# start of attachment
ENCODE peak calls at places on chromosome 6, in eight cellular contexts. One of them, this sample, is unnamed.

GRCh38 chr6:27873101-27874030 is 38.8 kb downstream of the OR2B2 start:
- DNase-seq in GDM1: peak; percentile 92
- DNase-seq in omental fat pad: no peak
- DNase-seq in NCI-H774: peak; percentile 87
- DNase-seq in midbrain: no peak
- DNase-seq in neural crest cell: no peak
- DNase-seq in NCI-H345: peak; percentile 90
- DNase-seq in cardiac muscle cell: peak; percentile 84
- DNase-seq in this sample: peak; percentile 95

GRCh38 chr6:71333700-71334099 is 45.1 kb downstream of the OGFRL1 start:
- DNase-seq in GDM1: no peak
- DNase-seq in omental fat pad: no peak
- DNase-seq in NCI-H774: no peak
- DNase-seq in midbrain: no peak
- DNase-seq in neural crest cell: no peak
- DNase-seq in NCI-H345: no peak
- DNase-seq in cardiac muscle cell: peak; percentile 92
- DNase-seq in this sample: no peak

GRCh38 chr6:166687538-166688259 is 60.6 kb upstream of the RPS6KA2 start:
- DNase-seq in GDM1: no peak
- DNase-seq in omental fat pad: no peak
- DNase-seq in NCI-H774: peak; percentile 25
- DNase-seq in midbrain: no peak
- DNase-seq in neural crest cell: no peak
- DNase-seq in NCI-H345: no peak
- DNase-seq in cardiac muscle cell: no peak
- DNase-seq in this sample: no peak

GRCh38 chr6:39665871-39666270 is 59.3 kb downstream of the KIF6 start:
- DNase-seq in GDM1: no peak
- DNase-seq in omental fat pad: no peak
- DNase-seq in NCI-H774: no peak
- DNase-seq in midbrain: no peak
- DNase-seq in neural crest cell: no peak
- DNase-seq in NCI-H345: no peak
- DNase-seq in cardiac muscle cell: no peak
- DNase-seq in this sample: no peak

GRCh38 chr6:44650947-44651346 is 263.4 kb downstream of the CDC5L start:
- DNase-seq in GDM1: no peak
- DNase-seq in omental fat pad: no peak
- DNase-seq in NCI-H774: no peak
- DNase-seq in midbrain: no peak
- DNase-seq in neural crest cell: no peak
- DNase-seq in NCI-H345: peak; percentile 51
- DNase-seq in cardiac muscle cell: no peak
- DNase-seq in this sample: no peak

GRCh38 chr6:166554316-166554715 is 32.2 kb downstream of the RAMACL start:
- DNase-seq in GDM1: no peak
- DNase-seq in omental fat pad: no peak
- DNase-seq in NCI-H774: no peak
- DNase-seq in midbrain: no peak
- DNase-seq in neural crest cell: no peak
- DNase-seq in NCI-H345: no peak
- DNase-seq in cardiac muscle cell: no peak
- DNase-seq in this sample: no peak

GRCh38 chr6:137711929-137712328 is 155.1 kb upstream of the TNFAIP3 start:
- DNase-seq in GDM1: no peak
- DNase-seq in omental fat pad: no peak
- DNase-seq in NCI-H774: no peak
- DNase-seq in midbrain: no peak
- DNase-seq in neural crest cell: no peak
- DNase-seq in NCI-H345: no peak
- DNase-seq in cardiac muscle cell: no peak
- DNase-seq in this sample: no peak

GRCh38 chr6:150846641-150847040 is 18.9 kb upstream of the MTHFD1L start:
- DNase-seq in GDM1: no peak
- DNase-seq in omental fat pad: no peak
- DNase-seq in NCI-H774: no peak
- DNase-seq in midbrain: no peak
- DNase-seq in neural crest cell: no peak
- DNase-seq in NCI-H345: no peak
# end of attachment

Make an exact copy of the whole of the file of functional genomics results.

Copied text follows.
ENCODE peak calls at places on chromosome 6, in eight cellular contexts. One of them, this sample, is unnamed.

GRCh38 chr6:27873101-27874030 is 38.8 kb downstream of the OR2B2 start:
- DNase-seq in GDM1: peak; percentile 92
- DNase-seq in omental fat pad: no peak
- DNase-seq in NCI-H774: peak; percentile 87
- DNase-seq in midbrain: no peak
- DNase-seq in neural crest cell: no peak
- DNase-seq in NCI-H345: peak; percentile 90
- DNase-seq in cardiac muscle cell: peak; percentile 84
- DNase-seq in this sample: peak; percentile 95

GRCh38 chr6:71333700-71334099 is 45.1 kb downstream of the OGFRL1 start:
- DNase-seq in GDM1: no peak
- DNase-seq in omental fat pad: no peak
- DNase-seq in NCI-H774: no peak
- DNase-seq in midbrain: no peak
- DNase-seq in neural crest cell: no peak
- DNase-seq in NCI-H345: no peak
- DNase-seq in cardiac muscle cell: peak; percentile 92
- DNase-seq in this sample: no peak

GRCh38 chr6:166687538-166688259 is 60.6 kb upstream of the RPS6KA2 start:
- DNase-seq in GDM1: no peak
- DNase-seq in omental fat pad: no peak
- DNase-seq in NCI-H774: peak; percentile 25
- DNase-seq in midbrain: no peak
- DNase-seq in neural crest cell: no peak
- DNase-seq in NCI-H345: no peak
- DNase-seq in cardiac muscle cell: no peak
- DNase-seq in this sample: no peak

GRCh38 chr6:39665871-39666270 is 59.3 kb downstream of the KIF6 start:
- DNase-seq in GDM1: no peak
- DNase-seq in omental fat pad: no peak
- DNase-seq in NCI-H774: no peak
- DNase-seq in midbrain: no peak
- DNase-seq in neural crest cell: no peak
- DNase-seq in NCI-H345: no peak
- DNase-seq in cardiac muscle cell: no peak
- DNase-seq in this sample: no peak

GRCh38 chr6:44650947-44651346 is 263.4 kb downstream of the CDC5L start:
- DNase-seq in GDM1: no peak
- DNase-seq in omental fat pad: no peak
- DNase-seq in NCI-H774: no peak
- DNase-seq in midbrain: no peak
- DNase-seq in neural crest cell: no peak
- DNase-seq in NCI-H345: peak; percentile 51
- DNase-seq in cardiac muscle cell: no peak
- DNase-seq in this sample: no peak

GRCh38 chr6:166554316-166554715 is 32.2 kb downstream of the RAMACL start:
- DNase-seq in GDM1: no peak
- DNase-seq in omental fat pad: no peak
- DNase-seq in NCI-H774: no peak
- DNase-seq in midbrain: no peak
- DNase-seq in neural crest cell: no peak
- DNase-seq in NCI-H345: no peak
- DNase-seq in cardiac muscle cell: no peak
- DNase-seq in this sample: no peak

GRCh38 chr6:137711929-137712328 is 155.1 kb upstream of the TNFAIP3 start:
- DNase-seq in GDM1: no peak
- DNase-seq in omental fat pad: no peak
- DNase-seq in NCI-H774: no peak
- DNase-seq in midbrain: no peak
- DNase-seq in neural crest cell: no peak
- DNase-seq in NCI-H345: no peak
- DNase-seq in cardiac muscle cell: no peak
- DNase-seq in this sample: no peak

GRCh38 chr6:150846641-150847040 is 18.9 kb upstream of the MTHFD1L start:
- DNase-seq in GDM1: no peak
- DNase-seq in omental fat pad: no peak
- DNase-seq in NCI-H774: no peak
- DNase-seq in midbrain: no peak
- DNase-seq in neural crest cell: no peak
- DNase-seq in NCI-H345: no peak